MicroRNAs (miRNAs) are important in the regulation of cell growth, differentiation, apoptosis and carcinogenesis. The overexpression of oncogenic miRNAs or the underexpression of tumor suppressor miRNAs exhibits a critical function in the tumorigenesis of oral cancer. The aim of the present study was to identify differentially expressed miRNAs (DE-miRNAs), which may differentiate oral cancer from normal tissues, as well as the molecular signatures that differ in tumor histology. The miRNA expression profiles of GSE28100 [the Gene Expression Omnibus (GEO) accession number] were downloaded from the GEO database and an independent sample t-test was used to identify statistical differences between the DE-miRNAs of the oral cancer patients and the healthy control subjects. The target genes of DE-miRNA were retrieved from the miRecords database. Furthermore, a protein-protein interaction network was constructed using the Search Tools for the Retrieval of Interacting Genes database and Cytoscape software. A total of 15 DE-miRNAs were identified and among them, hsa-miR-15a drew specific attention. Gene Ontology analysis revealed that the target genes of fibroblast growth factor (FGF)2 are involved in the progression of oral cancer. Furthermore, functional analysis indicated that the FGF-receptor signaling pathway was significantly upregulated in oral cancer. hsa-miR-15a is important in the regulation of oral cancer and thus, may present a potential biomarker for the prediction of oral cancer progression.
Sun J.,Shandong University |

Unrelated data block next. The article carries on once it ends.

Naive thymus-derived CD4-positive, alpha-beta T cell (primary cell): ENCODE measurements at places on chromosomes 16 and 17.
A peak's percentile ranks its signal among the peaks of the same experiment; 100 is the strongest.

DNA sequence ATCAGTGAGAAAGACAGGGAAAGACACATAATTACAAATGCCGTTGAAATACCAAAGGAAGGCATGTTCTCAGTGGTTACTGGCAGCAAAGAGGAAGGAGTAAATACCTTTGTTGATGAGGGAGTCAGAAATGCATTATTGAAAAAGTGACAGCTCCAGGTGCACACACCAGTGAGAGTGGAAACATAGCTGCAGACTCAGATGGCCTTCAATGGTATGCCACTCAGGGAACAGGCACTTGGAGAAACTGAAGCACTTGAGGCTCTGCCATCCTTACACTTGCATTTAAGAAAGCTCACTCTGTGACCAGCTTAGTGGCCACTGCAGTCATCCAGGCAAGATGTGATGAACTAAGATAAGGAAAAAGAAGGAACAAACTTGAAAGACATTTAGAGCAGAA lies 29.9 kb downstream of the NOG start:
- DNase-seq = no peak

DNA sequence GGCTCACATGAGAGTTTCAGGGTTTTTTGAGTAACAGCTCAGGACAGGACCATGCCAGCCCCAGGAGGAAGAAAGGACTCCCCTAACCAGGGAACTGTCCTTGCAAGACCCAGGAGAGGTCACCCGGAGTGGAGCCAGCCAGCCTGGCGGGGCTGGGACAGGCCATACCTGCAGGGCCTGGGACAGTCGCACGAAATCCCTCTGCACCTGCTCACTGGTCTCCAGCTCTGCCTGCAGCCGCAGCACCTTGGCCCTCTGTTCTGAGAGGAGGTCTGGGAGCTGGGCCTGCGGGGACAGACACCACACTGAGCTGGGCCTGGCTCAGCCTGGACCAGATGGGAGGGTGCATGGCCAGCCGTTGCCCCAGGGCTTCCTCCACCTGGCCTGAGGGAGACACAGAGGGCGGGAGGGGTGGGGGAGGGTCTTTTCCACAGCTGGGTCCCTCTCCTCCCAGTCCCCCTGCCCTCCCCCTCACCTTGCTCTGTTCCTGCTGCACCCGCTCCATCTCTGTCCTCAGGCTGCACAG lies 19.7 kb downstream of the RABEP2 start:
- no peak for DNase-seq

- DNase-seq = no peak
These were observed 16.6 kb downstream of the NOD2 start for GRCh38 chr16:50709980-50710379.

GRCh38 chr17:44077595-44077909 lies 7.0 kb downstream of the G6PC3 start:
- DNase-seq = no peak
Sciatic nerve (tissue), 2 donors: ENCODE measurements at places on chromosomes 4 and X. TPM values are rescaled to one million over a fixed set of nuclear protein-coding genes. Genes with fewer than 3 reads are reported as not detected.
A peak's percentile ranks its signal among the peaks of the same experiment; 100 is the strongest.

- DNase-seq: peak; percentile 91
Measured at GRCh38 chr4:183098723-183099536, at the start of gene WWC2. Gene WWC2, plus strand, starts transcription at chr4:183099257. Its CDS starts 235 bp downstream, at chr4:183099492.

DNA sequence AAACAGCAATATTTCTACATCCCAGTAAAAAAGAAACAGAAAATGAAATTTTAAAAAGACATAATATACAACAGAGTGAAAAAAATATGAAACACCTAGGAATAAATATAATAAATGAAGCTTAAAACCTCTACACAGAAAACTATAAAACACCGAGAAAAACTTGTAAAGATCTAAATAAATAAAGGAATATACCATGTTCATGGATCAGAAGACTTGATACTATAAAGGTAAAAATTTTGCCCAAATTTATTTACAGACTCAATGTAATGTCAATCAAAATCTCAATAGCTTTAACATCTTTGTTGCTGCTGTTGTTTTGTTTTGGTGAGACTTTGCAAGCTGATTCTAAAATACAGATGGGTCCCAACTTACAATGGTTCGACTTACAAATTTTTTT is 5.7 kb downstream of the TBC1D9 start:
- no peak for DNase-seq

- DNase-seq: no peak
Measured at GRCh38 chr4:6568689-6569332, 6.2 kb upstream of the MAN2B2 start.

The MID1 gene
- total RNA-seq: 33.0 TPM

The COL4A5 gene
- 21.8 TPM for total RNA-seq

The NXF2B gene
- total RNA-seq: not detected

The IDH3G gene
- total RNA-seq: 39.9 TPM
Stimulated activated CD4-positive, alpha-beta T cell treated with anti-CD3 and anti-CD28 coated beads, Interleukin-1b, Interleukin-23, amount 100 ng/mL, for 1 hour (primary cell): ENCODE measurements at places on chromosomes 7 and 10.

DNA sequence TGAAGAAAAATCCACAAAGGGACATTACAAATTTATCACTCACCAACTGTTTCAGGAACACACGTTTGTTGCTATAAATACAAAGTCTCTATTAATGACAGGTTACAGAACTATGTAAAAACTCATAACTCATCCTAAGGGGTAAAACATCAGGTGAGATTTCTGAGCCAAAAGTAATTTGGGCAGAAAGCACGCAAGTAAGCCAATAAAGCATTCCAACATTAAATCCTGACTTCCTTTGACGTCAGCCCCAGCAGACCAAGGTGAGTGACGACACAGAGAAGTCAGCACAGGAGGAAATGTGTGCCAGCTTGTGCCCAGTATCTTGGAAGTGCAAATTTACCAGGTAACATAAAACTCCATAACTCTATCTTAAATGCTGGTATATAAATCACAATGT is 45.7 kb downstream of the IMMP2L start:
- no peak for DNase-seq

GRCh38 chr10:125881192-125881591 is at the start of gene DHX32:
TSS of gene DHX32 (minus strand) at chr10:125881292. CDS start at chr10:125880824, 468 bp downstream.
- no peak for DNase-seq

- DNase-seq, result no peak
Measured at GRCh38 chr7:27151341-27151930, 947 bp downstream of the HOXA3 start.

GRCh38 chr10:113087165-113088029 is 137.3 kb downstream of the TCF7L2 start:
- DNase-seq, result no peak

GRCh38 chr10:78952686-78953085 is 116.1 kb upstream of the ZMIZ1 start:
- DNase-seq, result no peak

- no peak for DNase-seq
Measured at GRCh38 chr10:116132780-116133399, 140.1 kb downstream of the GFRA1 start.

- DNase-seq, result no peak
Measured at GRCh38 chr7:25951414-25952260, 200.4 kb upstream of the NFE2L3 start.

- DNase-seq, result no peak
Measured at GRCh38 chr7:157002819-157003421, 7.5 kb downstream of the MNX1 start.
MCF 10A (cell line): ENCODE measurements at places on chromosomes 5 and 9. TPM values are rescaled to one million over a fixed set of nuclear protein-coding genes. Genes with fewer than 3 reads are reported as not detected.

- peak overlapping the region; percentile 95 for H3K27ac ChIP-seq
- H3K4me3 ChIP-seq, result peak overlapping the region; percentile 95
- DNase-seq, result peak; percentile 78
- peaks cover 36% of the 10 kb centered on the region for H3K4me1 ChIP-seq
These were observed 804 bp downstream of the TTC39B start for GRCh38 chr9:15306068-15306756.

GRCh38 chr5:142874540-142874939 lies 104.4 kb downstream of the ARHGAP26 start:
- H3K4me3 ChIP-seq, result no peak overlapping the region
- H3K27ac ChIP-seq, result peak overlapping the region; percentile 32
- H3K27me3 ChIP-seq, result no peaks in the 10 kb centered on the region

Liu X.,Jinan Stomatologic Hospital |
Jiang G.,Shandong University |
Qi Q.,Shandong University
Antimicrobial Agents and Chemotherapy | Year: 2015
Candida albicans persisters constitute a small subpopulation of biofilm cells and play a major role in recalcitrant chronic candidiasis; however, the mechanism underlying persister formation remains unclear. Persisters are often described as dormant, multidrug-tolerant, nongrowing cells. Persister cells are difficult to isolate and study not only due to their low levels in C. albicans biofilms but also due to their transient, reversible phenotype. In this study, we tried to induce persister formation by inducing C. albicans cells into a dormant state. C. albicans cells were pretreated with 5-fluorocytosine (planktonic cells, 0.8 μgml-1; biofilm cells, 1 μgml-1) for 6 h at 37°C, which inhibits nucleic acid and protein synthesis. Biofilms and planktonic cultures of eight C. albicans strains were surveyed for persisters after amphotericin B treatment (100 μgml-1 for 24 h) and CFU assay. None of the planktonic cultures, with or without 5-fluorocytosine pretreatment, contained persisters. Persister cells were found in biofilms of all tested C. albicans strains, representing approximately 0.01 to 1.93% of the total population. However, the persister levels were not significantly increased in C. albicans biofilms pretreated with 5-fluorocytosine. These results suggest that inhibition of nucleic acid synthesis did not seem to increase the formation of amphotericin B-tolerant persisters in C. albicans biofilms. Copyright © 2015, American Society for Microbiology. All Rights Reserved.